They suggest things like: “In this new and truly wondrous age there’s a door that’s been opened wider than heaven and earth through which we’ve been invited to pass.”

Do I believe that? Do I live and act as though I do?

Am I ready to embrace the truth that my deepest reality, that for which I’ve been created, “is a presence and power in whose light fear and the trappings of mere survival disappear like shadows?”

The blind imitation of the past that my human nature can’t help but fall into “veils me from the principles that are the light on my path and the very spirit of this age”.

Experience has certainly shown this to be the case, without exception. It’s a little sad that I’ve repeated that experience so often, but so I have, and there it is. What have I learned from it? What have I believed that has led me to do that? Why?DKSIMG_0921

“How does coming to understand who it is we are created to be change the way we see ourselves, each other, and our world?” That’s definitely a question to take into the day, and every possible moment.

Perhaps this understanding welcomes in a new way of thinking that evolves out of love and attraction toward the latent spiritual gifts in myself and others that are waiting to be revealed. Do I remember that I can always choose this love and attraction over the kind of near-instinctual reactions that arise from a fear that’s rooted in preoccupation with physical survival? That crippling fear has kept humanity, human thinking and our greatest possibilities entrapped for eons.

Fact is, I’m not going to survive physically forever, nor is anyone else. (I wonder why that aspect of life receives so very much attention? Might it be that some believe that’s all there is?)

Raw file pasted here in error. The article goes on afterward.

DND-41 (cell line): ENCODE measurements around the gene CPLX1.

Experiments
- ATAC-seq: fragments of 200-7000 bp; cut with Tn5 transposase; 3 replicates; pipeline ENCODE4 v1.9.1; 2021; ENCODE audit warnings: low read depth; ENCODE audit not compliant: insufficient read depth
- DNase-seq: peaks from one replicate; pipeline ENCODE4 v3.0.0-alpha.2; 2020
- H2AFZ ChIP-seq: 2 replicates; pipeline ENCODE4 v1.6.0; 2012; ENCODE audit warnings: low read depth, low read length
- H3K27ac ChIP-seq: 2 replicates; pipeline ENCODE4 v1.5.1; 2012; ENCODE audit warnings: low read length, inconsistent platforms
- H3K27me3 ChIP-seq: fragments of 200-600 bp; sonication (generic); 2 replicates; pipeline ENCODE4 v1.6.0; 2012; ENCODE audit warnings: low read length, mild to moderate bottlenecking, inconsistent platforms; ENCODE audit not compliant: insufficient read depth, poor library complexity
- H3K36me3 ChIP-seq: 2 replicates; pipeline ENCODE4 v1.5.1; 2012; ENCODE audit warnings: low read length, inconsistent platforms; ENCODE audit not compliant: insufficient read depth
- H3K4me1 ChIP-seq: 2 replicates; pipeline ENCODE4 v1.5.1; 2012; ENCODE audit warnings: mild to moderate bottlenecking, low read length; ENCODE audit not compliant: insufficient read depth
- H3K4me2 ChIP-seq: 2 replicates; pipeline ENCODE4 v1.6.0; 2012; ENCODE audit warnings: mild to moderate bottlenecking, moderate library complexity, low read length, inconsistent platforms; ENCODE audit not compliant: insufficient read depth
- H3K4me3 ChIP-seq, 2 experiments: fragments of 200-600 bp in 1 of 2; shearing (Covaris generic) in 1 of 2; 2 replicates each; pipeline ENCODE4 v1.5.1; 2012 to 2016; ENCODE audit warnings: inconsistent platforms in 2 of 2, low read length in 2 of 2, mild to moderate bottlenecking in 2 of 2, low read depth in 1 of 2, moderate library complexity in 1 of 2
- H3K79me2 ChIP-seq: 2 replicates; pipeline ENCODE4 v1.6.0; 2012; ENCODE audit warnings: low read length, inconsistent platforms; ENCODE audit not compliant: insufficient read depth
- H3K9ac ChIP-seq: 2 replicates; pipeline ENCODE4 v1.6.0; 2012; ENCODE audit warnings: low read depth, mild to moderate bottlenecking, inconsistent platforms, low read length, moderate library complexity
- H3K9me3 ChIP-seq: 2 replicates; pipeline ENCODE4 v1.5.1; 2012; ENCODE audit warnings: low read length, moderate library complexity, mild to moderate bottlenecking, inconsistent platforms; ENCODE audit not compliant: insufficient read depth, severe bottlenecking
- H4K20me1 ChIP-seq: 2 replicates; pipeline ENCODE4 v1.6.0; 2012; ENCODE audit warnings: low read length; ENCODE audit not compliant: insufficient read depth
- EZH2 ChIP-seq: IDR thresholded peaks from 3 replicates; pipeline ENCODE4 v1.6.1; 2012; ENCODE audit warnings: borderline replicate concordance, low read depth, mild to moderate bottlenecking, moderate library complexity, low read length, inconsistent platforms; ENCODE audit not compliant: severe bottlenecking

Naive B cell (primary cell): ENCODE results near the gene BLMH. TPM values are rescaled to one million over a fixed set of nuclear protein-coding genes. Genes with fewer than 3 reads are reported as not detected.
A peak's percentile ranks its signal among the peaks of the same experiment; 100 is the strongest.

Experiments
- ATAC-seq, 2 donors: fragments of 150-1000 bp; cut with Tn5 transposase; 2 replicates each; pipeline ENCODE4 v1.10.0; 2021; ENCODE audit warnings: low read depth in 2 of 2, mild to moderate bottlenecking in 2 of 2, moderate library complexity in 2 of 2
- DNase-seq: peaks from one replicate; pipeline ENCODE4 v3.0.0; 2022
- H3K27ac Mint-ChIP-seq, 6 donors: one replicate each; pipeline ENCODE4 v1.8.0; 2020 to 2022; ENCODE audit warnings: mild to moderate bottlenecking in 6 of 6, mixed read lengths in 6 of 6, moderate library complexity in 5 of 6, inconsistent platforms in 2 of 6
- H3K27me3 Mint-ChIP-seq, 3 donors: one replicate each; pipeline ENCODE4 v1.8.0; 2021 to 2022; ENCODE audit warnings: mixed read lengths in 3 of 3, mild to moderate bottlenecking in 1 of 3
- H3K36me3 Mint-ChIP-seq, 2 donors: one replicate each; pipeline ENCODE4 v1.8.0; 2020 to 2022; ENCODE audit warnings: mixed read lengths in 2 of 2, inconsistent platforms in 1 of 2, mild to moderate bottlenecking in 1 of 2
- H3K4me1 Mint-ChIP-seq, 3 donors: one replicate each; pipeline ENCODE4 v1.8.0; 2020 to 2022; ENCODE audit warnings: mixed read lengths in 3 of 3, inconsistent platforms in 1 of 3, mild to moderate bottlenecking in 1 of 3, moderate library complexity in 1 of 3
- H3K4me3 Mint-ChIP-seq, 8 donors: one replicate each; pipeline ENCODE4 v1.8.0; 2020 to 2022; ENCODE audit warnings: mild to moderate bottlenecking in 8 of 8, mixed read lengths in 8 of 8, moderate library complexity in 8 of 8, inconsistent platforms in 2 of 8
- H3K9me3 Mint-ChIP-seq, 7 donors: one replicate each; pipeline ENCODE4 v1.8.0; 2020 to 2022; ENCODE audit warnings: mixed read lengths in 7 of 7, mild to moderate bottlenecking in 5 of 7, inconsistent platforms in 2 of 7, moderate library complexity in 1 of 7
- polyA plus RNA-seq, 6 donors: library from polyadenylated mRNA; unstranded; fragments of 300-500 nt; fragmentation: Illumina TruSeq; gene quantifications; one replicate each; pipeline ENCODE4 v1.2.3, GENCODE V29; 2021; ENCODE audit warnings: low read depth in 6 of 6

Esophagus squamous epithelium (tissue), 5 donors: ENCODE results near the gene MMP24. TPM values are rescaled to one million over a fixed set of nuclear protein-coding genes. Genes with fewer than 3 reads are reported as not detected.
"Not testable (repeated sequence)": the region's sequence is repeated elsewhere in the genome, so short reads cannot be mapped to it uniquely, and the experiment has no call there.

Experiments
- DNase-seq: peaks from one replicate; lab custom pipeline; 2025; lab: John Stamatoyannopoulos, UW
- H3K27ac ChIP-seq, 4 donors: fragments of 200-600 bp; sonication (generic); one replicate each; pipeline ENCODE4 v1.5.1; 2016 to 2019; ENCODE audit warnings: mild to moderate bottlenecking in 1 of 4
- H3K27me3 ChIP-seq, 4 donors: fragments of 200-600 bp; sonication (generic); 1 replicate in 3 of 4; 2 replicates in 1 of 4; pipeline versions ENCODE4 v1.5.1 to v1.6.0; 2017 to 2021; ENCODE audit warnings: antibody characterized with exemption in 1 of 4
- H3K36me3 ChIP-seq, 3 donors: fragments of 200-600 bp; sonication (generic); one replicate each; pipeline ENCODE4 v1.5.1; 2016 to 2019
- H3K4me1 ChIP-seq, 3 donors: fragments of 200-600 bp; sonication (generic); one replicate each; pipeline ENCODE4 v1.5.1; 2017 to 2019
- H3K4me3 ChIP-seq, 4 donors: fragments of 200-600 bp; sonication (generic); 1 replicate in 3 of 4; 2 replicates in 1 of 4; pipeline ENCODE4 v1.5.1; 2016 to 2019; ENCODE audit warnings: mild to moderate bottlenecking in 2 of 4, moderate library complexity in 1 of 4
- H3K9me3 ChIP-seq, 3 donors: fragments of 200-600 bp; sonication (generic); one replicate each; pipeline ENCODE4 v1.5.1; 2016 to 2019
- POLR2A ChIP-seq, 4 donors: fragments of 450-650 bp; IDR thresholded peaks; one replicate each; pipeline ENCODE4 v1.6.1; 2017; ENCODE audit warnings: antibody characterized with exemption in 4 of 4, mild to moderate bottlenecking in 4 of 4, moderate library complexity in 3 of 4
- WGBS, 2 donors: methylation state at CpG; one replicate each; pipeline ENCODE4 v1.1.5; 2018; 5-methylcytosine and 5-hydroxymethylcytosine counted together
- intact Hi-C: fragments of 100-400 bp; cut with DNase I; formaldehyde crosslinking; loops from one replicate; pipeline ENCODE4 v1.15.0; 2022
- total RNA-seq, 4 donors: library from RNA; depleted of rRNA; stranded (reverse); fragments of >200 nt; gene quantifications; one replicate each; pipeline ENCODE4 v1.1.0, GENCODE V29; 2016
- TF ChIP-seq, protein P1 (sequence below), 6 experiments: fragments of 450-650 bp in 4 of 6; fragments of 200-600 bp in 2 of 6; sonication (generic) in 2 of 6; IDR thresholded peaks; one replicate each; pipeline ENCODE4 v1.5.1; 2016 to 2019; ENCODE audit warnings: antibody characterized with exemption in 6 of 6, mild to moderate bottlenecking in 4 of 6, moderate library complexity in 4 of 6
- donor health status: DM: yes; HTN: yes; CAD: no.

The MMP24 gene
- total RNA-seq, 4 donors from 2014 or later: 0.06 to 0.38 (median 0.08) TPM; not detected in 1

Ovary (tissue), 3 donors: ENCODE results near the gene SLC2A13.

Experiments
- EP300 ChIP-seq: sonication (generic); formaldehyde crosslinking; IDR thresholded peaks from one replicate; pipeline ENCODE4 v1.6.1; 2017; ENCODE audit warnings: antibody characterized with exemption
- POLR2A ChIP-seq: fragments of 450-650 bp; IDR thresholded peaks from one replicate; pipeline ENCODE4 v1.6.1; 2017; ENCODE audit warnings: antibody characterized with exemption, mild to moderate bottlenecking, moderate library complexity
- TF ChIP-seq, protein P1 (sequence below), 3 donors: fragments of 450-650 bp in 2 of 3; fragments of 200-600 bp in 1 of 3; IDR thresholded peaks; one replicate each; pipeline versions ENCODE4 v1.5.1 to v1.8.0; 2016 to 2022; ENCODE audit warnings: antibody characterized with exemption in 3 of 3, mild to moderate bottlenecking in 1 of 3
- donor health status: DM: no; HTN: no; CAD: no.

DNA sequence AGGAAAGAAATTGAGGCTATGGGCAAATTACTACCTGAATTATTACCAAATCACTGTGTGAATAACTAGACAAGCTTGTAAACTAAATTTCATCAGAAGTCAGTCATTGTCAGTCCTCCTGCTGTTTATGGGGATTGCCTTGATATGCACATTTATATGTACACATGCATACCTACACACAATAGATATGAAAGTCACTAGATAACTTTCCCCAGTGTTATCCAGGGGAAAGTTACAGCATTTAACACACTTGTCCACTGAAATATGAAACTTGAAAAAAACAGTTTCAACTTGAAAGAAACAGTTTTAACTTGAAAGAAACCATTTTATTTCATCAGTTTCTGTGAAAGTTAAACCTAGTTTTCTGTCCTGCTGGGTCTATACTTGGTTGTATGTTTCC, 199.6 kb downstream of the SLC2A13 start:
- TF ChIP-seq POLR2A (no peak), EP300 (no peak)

I might, however, have the chance to begin living in an eternal kind of way as I invite and employ what lasts forever – those gifts waiting within, like gems in a mine.

“Only our spiritual nature can look beyond outward appearances, first impressions and personality flaws to see `all the virtues of the world of humanity latent within’ ourselves and each other,” I’m reminded. It’s this core part of my self that has the capacity to “perceive honor and nobility in every human being”, including this one who looks back from the mirror each day.

IMG_1258For the first time, the realization of human oneness, in reality, is within our grasp. And each of us is invited to discover our unique, true identity as a soul, as well as our unique purpose, and our unique way of solving problems. 

“Happy are those who spend their days in gaining knowledge, in discovering the secrets of nature, and in penetrating the subtleties of pure truth,” ‘Abdu’l-Bahá has reminded in a book called Some Answered Questions.

Happy indeed.

With Thine Own Eyes: Why Imitate the Past When We Can Investigate Reality?, co-authored by Ronald Tomanio, Diane Iverson, and Phyllis Ring, will be released by George Ronald Publishing.


Entirely a spiritual practice